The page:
Heated water may be drawn directly from the storage compartment in the conventional manner. Alternatively, and preferably, a tubular heat exchanger may be mounted in the storage compartment, the heat exchanger providing water flow connections for the passage of water to be heated therein.
In order that the invention may be readily understood, one embodiment thereof will now be described by way of example with reference to the accompanying drawings, in which:
FIG. 1 is a perspective view of a storage type solar water heater in accordance with the invention, parts of the external structure being broken away to show internal structure; and
FIG. 2 is a sectional elevation of the heater taken on line II--II in FIG. 1.
Referring to the drawings, the solar water heater is of unitary construction, and comprises a unitary housing structure 10 having a rigid outer casing 11 of glass fiber reinforced synthetic resin. The casing 11 forms a flat base 12, a rear wall 13 which slopes upwardly and rearwardly from the base, and having a forwardly inclined upper portion 14 which merges with the top 15 of the casing. The base, top and side walls of the casing terminate in a longitudinally ribbed flange 16 which defines a rectangular opening at the front of the casing.
The housing structure 10 provides a liquid-tight interior storage compartment 17, and a liquid-tight interior heating compartment 18, which is of substantially smaller volume than the storage compartment. The storage compartment 17 is totally enclosed by a thermally insulating enclosure 19 of polyurethane, the latter being internally lined, for example by a glass fiber reinforced synthetic resin, to prevent seepage of water from the storage compartment into the insulation. The thermally insulating enclosure 19 lines the whole of the interior of the casing 11, and includes a frontal wall portion 20 which slopes upwardly and rearwardly with respect to the base 12. The exterior surface 21 of the frontal wall portion 20 is also lined with a glass fiber reinforced synthetic resin, and is blackened or otherwise treated so as to make it non-reflective to solar radiation, this surface providing the heat absorption element of the collector of the heater.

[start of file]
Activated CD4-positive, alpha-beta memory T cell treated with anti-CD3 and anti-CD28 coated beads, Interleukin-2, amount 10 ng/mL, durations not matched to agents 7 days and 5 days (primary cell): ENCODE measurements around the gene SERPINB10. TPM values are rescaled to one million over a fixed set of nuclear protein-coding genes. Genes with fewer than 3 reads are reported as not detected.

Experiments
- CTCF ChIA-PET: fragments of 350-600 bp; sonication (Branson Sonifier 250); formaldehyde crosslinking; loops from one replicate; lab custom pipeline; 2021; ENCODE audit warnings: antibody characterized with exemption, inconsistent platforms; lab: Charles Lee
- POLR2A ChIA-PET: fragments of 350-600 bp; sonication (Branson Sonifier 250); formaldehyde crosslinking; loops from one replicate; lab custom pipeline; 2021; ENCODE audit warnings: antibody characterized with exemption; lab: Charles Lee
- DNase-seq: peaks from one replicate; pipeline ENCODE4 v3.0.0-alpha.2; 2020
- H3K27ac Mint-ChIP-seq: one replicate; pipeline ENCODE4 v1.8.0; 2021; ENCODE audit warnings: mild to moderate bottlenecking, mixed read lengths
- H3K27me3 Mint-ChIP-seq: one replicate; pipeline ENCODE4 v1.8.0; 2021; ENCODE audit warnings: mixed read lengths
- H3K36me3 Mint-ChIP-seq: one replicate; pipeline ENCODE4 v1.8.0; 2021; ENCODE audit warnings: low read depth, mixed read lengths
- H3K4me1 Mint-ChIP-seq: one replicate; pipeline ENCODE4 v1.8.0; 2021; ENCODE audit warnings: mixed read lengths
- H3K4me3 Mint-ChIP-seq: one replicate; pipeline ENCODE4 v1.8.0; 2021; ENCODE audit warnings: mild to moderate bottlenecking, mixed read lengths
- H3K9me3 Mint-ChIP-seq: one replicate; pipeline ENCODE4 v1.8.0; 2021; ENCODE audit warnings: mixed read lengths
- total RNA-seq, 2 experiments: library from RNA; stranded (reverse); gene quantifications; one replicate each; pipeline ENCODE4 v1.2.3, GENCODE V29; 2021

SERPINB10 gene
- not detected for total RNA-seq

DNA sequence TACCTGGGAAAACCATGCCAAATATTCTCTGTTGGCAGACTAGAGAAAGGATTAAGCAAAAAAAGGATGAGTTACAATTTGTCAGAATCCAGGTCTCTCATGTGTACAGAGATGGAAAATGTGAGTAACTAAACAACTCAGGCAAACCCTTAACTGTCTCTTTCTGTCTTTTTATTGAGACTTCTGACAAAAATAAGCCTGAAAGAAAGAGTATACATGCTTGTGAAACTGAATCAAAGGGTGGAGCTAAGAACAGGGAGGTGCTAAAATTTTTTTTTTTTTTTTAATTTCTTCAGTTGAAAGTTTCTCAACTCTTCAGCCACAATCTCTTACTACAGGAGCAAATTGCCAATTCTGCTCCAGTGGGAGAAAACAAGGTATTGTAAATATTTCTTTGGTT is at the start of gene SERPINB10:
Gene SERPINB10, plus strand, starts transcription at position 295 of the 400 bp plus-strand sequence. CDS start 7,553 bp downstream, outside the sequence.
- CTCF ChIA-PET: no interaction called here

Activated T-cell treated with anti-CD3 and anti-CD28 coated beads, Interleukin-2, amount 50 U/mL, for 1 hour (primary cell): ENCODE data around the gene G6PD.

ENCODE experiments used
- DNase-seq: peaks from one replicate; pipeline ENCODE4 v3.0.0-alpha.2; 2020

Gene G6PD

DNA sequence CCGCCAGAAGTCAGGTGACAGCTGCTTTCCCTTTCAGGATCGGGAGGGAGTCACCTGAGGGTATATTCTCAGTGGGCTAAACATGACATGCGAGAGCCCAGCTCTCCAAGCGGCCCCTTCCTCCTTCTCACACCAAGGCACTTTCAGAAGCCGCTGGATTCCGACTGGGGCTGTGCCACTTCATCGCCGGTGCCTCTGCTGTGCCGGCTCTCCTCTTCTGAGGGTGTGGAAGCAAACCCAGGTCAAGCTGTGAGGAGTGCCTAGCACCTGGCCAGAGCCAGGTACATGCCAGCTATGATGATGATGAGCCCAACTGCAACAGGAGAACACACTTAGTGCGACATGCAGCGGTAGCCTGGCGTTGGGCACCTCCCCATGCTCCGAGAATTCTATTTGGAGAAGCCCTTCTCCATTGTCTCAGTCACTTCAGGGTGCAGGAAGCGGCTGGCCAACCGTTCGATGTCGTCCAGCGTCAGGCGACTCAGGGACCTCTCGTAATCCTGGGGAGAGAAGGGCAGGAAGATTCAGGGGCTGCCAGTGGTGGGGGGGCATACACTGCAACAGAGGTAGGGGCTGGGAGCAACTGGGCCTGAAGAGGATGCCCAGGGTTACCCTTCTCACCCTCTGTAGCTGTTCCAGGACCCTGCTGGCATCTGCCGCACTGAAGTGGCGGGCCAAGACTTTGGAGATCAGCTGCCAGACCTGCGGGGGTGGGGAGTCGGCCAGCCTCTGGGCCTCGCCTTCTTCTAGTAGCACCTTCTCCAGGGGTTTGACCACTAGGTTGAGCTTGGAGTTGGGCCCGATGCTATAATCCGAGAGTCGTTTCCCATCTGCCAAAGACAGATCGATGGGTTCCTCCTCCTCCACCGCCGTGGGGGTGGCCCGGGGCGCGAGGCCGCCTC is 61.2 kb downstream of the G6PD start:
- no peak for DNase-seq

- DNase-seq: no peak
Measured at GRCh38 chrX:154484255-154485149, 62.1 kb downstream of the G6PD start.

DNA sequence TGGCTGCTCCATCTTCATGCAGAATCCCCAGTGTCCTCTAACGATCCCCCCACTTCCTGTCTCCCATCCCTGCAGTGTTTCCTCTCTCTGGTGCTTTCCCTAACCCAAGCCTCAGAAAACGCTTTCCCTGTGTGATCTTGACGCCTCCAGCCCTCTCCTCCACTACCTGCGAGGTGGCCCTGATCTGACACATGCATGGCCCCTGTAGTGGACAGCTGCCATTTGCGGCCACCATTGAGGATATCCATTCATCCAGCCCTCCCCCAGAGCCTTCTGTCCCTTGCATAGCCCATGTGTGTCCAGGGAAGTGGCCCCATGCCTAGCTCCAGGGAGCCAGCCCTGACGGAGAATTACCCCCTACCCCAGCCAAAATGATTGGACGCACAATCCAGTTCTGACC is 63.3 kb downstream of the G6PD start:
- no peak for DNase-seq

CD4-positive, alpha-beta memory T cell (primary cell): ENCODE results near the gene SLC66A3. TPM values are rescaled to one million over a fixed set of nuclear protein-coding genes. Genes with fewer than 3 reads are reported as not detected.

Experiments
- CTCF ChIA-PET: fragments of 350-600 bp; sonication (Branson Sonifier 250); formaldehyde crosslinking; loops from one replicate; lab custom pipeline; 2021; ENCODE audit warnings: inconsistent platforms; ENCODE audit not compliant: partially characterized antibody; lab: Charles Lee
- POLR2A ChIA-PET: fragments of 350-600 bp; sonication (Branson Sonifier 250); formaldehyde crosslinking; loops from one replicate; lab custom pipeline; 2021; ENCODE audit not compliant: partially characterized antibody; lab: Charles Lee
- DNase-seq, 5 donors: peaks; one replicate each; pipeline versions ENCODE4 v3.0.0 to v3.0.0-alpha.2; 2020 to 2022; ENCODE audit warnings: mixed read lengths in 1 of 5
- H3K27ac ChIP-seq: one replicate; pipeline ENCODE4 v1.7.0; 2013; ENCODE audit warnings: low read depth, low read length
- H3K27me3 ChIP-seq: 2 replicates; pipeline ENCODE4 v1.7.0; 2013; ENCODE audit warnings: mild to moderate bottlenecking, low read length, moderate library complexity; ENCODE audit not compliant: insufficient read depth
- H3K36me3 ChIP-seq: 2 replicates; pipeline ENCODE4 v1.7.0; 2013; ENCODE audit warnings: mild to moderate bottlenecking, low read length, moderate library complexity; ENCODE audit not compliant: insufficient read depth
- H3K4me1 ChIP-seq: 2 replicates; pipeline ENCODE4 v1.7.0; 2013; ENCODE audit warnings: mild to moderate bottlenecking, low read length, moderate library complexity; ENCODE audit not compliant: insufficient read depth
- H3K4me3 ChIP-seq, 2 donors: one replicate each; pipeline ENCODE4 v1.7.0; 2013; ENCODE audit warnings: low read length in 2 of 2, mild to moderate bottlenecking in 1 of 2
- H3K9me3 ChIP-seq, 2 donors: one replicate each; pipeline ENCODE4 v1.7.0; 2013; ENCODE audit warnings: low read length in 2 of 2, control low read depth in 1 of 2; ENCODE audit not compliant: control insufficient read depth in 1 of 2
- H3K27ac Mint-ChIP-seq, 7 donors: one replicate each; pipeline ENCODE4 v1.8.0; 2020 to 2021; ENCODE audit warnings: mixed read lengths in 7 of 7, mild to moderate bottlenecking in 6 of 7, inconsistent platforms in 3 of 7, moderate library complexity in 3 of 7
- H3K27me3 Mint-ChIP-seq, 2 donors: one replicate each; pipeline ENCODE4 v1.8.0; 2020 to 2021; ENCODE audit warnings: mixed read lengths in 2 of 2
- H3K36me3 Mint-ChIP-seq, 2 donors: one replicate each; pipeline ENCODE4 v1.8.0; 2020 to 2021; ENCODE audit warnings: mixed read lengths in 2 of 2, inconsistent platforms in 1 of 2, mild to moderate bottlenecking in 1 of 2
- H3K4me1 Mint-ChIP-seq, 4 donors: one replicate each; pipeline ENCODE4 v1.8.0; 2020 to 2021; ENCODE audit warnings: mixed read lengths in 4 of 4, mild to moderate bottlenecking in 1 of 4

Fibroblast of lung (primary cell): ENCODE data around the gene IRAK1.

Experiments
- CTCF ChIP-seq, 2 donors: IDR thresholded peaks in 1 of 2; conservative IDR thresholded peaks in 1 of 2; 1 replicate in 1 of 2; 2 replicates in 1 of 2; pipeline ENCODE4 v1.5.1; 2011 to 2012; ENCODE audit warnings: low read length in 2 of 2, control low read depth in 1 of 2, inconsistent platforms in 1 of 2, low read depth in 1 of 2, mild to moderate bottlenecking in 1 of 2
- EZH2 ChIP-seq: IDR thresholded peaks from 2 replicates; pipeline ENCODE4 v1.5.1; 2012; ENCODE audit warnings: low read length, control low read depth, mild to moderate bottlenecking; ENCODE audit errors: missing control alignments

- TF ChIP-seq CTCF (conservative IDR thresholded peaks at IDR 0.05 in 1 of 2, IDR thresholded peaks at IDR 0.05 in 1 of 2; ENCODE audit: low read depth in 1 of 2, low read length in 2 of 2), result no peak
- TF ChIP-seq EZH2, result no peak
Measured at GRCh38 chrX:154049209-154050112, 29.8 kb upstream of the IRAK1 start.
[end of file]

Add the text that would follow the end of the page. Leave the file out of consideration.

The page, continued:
Two rectangular transparent panels 22, 23, which may be of glass or plastic, are retained by the flange 16 and peripherally sealed to the frontal portion of the housing 10 to form a window which is transparent to solar radiation. The two panels are spaced apart to provide an intermediate air space, the interior panel 22 being spaced forwardly from the non-reflective surface 21 so as to define the heating compartment 18 which is confined between them. The window slopes upwardly and rearwardly with respect to the base, at an angle suitable for the latitude in which the heater is used, so as to transmit the maximum solar radiation when the heater is facing southwards. It is important that the window panels 22, 23 should be of a material which is not only transparent to solar radiation, but has a higher transparency to solar radiation than to infra red radiation which is reradiated from the collector surface 21, glass being the most convenient material for this purpose.
Alternatively, the interior panel 22 may be of a thermally conductive material, such as copper, having a non-reflective exterior face.